tax sale - judicial sale - notice
In re Amended Petition of TCB of Washington County v. Miller – Cmwlth. Court – November 16, 2016
Undisputed facts show that former owner of property sold by repository sale, after judicial sale failed for lack of a bid, did not received notice required by 72 P.S. 5860.610.
The former owner is a party of interest that must be served. See Rivera v. Carbon County Tax Claim Bureau, 857 A.2d 208, 213-16 (Pa. Cmwlth. 2004); also Montgomery County Tax Claim Bureau v. Mermelstein Family Trust, 836 A.2d 1010 (Pa. Cmwlth. 2003); Bell v. Berks County Tax Claim Bureau, 832 A.2d 587 (Pa. Cmwlth. 2003). This is because “owner” is defined by the Law as “the person in whose name the property is last registered, if registered according to law, or, if not registered according to law, the person whose name last appears as an owner of record on any deed or instrument of conveyance recorded in the county office designated for recording. . . .” Section 102 of the Law, 72 P.S. § 5860.102.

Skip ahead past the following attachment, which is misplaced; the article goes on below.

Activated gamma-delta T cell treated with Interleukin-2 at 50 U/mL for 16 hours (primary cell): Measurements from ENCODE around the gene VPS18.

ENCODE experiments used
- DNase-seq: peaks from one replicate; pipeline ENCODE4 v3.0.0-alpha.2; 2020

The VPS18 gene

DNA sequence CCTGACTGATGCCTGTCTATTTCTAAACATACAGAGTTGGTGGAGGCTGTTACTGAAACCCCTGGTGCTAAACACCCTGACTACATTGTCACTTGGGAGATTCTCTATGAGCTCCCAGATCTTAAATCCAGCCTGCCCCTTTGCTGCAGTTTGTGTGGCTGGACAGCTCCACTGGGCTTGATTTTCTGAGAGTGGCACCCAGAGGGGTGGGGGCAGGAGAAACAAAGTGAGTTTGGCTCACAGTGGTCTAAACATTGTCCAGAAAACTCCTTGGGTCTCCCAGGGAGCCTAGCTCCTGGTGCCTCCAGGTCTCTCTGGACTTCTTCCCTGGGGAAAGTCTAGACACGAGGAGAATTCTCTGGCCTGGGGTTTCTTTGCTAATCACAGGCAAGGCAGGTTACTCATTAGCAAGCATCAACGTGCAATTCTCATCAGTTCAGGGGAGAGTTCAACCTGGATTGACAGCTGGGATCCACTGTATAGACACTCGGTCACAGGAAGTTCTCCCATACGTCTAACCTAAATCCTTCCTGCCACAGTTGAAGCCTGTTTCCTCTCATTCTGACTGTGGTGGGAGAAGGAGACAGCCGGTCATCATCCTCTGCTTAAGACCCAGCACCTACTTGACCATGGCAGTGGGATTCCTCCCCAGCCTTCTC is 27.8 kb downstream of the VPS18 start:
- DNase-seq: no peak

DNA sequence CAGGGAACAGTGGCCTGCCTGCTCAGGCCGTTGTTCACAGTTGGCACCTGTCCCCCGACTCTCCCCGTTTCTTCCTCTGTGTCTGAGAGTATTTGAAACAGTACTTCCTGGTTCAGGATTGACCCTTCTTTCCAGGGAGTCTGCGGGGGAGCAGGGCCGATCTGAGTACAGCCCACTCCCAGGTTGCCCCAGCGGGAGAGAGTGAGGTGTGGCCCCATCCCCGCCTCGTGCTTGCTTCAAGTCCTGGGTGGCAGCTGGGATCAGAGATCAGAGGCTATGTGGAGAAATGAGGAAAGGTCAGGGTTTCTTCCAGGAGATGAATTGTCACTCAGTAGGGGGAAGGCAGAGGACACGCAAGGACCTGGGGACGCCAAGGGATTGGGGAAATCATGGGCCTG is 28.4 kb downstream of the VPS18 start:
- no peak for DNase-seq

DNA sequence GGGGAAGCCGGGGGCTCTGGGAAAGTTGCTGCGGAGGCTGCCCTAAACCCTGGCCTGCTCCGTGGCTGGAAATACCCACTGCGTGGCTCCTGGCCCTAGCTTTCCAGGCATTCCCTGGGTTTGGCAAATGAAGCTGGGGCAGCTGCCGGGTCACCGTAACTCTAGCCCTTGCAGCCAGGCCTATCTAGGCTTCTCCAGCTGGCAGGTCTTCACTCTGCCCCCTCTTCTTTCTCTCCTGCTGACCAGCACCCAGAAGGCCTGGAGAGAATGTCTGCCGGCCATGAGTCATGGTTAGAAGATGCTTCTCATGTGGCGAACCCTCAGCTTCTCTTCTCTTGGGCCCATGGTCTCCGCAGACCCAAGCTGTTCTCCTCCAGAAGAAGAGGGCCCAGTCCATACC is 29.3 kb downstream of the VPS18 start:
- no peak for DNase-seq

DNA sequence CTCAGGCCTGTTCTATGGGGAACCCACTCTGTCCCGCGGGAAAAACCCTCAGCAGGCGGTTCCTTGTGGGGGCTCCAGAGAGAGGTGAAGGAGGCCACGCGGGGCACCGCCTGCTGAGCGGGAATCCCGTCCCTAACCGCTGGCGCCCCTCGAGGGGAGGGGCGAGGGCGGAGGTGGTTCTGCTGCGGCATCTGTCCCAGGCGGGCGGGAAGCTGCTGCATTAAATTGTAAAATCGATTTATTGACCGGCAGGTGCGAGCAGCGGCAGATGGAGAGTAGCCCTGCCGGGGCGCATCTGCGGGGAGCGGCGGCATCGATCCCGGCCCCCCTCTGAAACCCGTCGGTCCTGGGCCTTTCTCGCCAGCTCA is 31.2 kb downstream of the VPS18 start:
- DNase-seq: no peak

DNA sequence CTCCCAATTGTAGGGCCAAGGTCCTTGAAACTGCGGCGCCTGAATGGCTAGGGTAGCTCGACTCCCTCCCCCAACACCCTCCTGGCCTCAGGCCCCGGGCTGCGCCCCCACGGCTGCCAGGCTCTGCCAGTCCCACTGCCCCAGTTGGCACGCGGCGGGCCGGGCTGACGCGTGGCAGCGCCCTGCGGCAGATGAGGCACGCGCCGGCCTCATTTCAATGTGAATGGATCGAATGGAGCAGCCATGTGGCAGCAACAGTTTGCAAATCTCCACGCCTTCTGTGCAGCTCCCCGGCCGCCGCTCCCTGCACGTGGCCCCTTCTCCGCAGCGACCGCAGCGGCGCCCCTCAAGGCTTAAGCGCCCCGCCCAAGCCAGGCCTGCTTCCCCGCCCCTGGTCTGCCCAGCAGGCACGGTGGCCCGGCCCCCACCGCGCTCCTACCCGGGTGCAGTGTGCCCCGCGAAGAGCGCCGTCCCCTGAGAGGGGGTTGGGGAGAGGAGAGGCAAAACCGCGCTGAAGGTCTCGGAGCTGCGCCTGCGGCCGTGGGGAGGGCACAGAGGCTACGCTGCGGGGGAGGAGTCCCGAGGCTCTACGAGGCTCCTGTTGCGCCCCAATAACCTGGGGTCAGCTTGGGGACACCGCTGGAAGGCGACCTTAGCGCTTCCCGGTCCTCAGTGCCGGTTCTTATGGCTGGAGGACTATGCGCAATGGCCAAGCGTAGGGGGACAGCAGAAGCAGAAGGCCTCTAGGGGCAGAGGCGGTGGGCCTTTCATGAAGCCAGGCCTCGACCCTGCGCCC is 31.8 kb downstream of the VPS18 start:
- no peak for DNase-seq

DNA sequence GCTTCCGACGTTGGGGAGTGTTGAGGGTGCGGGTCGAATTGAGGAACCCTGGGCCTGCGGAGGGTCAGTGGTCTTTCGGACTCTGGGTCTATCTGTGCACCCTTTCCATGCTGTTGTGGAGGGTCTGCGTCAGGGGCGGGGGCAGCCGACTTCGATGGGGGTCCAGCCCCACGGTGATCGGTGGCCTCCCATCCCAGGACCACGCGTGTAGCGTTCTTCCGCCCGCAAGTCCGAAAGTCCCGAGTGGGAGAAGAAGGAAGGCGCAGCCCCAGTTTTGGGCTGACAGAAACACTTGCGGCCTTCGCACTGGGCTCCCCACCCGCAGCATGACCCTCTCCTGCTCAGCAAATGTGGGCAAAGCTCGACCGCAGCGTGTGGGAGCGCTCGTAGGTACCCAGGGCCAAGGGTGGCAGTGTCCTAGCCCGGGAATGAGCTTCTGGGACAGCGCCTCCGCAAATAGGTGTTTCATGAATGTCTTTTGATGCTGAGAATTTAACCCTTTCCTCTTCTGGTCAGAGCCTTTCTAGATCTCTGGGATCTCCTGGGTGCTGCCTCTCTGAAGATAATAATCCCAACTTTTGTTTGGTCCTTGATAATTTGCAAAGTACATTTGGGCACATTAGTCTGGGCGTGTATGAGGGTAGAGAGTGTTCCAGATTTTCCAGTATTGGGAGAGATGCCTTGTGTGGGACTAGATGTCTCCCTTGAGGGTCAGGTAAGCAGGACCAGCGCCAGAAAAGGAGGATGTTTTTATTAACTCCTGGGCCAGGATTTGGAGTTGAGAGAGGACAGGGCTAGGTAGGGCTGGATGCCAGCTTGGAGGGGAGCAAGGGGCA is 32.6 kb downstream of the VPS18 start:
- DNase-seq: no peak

Although the owners were provided with proper notice prior to the initial upset sale, which did not go through, 72 P.S. § 5860.607(g), requires, that they be served with notice regarding the judicial sale of the Property. The record clearly demonstrates they were not. Consequently, because strict compliance with the notice provisions of the Law is required, which the Bureau did not adhere to when selling the Property, the repository sale of the Property must be deemed void ab initio.
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